Former Lt. Gov. Michelle Fischbach emerged from a pack of five Republicans in Tuesday’s Seventh Congressional District primary to take on Democratic U.S. Rep. Collin Peterson, who is a top national target as the GOP seeks to take control of the U.S. House.
“I have been focused on defeating Collin Peterson and representing western Minnesota on all of their values and priorities,” Fischbach said in a statement after the race was called in her favor. “As voters in greater Minnesota watch our cities burning, they know the future of our country is at stake.”
Republicans hold three of Minnesota’s eight seats in Congress and see at least two potential targets in the state: Peterson, and DFL Rep. Angie Craig in the Second District, which runs from the southern Twin Cities suburbs to Wabasha County.
Peterson, who has long represented the sprawling western district that has become overwhelmingly Republican, faced only token DFL primary opposition. Fischbach went into her contested primary with the backing of President Donald Trump and the Minnesota GOP.
In the heated Fifth District race, Democratic Rep. Ilhan Omar beat challenger Antone Melton-Meaux, who conceded the race about an hour after the polls closed.
Few of the House primary races were truly competitive, and without challengers some congressional races were not on the ballot Tuesday at all.
Neither Craig nor her GOP-endorsed challenger, Tyler Kistner, faced primary opponents. Kistner has had strong fundraising numbers in a district Trump narrowly won in 2016. Craig lost her first bid for the seat that year. But in 2020, she said, “For a district like mine, Joe Biden is a great [presidential] candidate for Democrats.”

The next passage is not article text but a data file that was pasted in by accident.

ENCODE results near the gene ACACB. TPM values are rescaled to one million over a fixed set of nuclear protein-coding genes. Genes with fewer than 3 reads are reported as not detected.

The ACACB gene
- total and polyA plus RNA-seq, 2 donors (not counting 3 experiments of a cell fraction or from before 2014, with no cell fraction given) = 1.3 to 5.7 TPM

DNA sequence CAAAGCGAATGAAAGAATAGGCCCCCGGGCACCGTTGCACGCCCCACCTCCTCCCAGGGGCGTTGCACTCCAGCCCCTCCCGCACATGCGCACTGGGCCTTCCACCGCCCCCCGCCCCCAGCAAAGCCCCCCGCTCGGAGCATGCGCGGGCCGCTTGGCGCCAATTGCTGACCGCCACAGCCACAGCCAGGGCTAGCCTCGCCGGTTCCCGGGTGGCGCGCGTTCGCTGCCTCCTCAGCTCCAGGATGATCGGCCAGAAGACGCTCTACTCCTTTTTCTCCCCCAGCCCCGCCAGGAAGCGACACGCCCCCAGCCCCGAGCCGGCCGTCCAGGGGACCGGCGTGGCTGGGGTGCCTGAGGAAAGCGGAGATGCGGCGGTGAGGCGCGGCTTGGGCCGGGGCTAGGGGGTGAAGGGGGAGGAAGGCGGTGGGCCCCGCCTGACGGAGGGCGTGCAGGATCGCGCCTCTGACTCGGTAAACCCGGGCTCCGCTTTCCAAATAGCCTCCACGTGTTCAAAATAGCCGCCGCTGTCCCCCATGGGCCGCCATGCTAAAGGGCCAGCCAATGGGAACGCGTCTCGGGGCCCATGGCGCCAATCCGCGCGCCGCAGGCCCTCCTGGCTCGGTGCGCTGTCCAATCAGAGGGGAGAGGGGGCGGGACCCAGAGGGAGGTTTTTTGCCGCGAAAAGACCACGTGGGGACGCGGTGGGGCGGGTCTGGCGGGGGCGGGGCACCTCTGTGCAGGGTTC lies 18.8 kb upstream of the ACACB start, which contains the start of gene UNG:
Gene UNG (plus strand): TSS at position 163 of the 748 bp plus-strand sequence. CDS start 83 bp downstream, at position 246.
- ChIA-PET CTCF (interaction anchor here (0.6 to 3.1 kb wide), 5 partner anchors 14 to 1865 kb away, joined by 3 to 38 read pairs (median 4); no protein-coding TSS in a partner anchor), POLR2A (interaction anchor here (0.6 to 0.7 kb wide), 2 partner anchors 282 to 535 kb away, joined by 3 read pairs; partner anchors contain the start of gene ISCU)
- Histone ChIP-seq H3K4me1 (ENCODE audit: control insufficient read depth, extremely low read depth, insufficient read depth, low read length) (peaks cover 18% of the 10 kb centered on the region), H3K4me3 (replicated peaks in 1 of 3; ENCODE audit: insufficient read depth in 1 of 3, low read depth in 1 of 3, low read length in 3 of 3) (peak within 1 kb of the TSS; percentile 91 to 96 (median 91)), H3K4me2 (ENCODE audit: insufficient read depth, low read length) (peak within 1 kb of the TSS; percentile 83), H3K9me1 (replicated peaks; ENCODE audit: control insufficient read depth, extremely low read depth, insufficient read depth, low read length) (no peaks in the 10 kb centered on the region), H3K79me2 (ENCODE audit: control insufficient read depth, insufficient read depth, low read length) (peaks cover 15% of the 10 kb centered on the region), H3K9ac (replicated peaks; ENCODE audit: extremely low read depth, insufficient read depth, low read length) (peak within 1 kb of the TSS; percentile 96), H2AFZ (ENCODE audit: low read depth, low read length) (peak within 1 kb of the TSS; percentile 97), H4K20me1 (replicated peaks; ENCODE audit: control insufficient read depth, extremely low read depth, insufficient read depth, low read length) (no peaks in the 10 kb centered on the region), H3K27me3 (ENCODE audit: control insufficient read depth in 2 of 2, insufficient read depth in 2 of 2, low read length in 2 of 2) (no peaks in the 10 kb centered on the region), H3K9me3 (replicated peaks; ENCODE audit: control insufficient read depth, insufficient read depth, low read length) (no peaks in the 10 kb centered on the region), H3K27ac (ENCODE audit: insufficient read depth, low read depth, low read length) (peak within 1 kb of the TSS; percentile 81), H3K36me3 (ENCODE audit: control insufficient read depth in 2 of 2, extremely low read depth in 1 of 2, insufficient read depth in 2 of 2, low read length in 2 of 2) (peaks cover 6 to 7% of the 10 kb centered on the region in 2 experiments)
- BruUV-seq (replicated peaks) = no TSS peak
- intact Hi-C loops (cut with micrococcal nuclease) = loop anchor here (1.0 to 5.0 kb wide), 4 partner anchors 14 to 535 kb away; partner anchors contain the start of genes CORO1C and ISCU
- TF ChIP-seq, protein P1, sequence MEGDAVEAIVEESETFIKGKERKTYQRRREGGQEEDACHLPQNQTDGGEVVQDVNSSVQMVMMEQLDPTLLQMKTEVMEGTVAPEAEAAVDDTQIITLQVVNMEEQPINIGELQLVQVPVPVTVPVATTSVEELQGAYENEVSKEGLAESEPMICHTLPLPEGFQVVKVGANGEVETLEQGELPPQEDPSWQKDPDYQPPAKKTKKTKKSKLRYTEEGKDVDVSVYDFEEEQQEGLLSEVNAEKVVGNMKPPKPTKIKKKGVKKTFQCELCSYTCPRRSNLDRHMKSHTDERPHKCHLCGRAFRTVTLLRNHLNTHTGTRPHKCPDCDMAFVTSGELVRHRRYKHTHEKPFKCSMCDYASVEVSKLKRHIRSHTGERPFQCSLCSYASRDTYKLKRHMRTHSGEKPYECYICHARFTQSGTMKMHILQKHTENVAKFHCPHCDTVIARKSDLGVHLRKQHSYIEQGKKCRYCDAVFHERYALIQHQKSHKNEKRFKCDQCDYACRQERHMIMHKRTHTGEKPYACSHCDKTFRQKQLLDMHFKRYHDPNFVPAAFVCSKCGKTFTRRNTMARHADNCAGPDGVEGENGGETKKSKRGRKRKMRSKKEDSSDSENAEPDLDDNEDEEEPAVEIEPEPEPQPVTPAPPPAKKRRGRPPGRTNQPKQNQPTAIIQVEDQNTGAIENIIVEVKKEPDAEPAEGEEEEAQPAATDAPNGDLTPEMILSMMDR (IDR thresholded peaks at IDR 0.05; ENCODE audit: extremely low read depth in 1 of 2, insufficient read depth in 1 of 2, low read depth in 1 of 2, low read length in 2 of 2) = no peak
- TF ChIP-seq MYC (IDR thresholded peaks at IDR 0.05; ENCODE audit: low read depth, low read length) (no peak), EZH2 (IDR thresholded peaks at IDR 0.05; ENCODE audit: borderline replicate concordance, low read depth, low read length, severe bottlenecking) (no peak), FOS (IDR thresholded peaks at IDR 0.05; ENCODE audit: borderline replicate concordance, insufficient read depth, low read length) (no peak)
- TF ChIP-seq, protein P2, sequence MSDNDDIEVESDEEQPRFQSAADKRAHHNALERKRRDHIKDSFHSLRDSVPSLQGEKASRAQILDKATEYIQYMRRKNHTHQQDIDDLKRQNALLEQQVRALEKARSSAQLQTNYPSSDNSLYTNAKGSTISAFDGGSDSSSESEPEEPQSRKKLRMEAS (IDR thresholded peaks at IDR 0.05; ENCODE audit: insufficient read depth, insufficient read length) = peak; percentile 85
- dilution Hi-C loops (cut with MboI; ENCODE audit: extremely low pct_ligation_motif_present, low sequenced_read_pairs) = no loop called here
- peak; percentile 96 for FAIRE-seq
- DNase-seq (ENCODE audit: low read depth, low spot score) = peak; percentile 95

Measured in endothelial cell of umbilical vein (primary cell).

Democrats have their own pickup opportunities in November. Their main target in Minnesota is Rep. Jim Hagedorn in the state’s southern First District, which used to be represented by Gov. Tim Walz. Neither Hagedorn nor his DFL challenger, Dan Feehan, faced primary opponents on Tuesday, setting up what will be a November rematch after Hagedorn’s narrow victory over Feehan in 2018.
Democrats also are taking aim at freshman GOP Rep. Pete Stauber in northern Minnesota’s Eighth District, once a DFL stronghold. Their hopes ride on Quinn Nystrom, a diabetes advocate and former Baxter City Council member. Stauber, a former professional hockey player and police officer, defeated nominal opposition in the GOP primary, while Nystrom was unopposed Tuesday.
Democrats nationwide are seeking to expand their majority in the House, where they hold 232 of the 435 seats. Republicans want to close the gap by picking up or holding districts Trump won in 2016. But Trump’s down-ballot impact in congressional races remains uncertain. The president’s approval ratings have dropped as the nation continues to struggle with the COVID-19 pandemic and the economy has weakened.
“For Republicans to win back the House, we have to hold onto these seats that Democrats have targeted,” Hagedorn said. He said “left-wingers on the East and West Coast” are pouring money into races like his.
Feehan said this year he’s hearing from voters who are “exhausted from the chaos in Washington, D.C.,” and the lack of leadership during a public health crisis. “There’s this very real feeling that Washington quit on them,” Feehan said.
Tuesday’s primary also sets up a potentially competitive race in November for freshman DFL incumbent Dean Phillips, who represents the historically Republican Third District in the western Twin Cities suburbs. Phillips faced a long-shot Democratic rival Tuesday. The GOP endorsed candidate, former health care executive and Army veteran Kendall Qualls, beat environmental activist and perennial candidate Leslie Davis in the primary.
Two other incumbents seem to have an easy path to re-election: DFL Rep. Betty McCollum bested four relative unknowns in the overwhelmingly Democratic Fourth District, which includes St. Paul. Rep. Tom Emmer easily defeated one GOP primary challenger in the central Minnesota Sixth District, which runs northwest from the Twin Cities. Emmer, chairman of the National Republican Congressional Committee, is tasked with maintaining GOP strength in the U.S. House.